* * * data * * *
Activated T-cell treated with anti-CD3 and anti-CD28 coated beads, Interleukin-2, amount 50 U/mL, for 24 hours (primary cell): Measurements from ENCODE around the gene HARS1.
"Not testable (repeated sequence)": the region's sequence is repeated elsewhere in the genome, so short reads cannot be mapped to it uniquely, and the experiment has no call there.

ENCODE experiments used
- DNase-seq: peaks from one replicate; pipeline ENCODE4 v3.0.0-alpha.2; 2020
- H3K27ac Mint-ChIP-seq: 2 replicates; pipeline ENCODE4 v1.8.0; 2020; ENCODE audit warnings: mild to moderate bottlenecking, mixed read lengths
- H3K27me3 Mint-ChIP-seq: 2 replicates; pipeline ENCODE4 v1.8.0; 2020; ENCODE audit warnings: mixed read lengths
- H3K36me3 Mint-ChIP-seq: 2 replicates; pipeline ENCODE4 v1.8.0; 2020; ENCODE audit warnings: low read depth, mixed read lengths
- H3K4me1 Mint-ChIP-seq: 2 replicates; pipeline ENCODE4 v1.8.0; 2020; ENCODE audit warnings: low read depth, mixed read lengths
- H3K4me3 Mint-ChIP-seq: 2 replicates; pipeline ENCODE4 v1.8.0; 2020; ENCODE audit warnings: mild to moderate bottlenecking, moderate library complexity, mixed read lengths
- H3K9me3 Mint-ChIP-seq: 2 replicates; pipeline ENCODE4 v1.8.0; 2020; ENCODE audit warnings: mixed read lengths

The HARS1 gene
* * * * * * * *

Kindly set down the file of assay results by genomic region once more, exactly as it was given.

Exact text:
Activated T-cell treated with anti-CD3 and anti-CD28 coated beads, Interleukin-2, amount 50 U/mL, for 24 hours (primary cell): Measurements from ENCODE around the gene HARS1.
"Not testable (repeated sequence)": the region's sequence is repeated elsewhere in the genome, so short reads cannot be mapped to it uniquely, and the experiment has no call there.

ENCODE experiments used
- DNase-seq: peaks from one replicate; pipeline ENCODE4 v3.0.0-alpha.2; 2020
- H3K27ac Mint-ChIP-seq: 2 replicates; pipeline ENCODE4 v1.8.0; 2020; ENCODE audit warnings: mild to moderate bottlenecking, mixed read lengths
- H3K27me3 Mint-ChIP-seq: 2 replicates; pipeline ENCODE4 v1.8.0; 2020; ENCODE audit warnings: mixed read lengths
- H3K36me3 Mint-ChIP-seq: 2 replicates; pipeline ENCODE4 v1.8.0; 2020; ENCODE audit warnings: low read depth, mixed read lengths
- H3K4me1 Mint-ChIP-seq: 2 replicates; pipeline ENCODE4 v1.8.0; 2020; ENCODE audit warnings: low read depth, mixed read lengths
- H3K4me3 Mint-ChIP-seq: 2 replicates; pipeline ENCODE4 v1.8.0; 2020; ENCODE audit warnings: mild to moderate bottlenecking, moderate library complexity, mixed read lengths
- H3K9me3 Mint-ChIP-seq: 2 replicates; pipeline ENCODE4 v1.8.0; 2020; ENCODE audit warnings: mixed read lengths

The HARS1 gene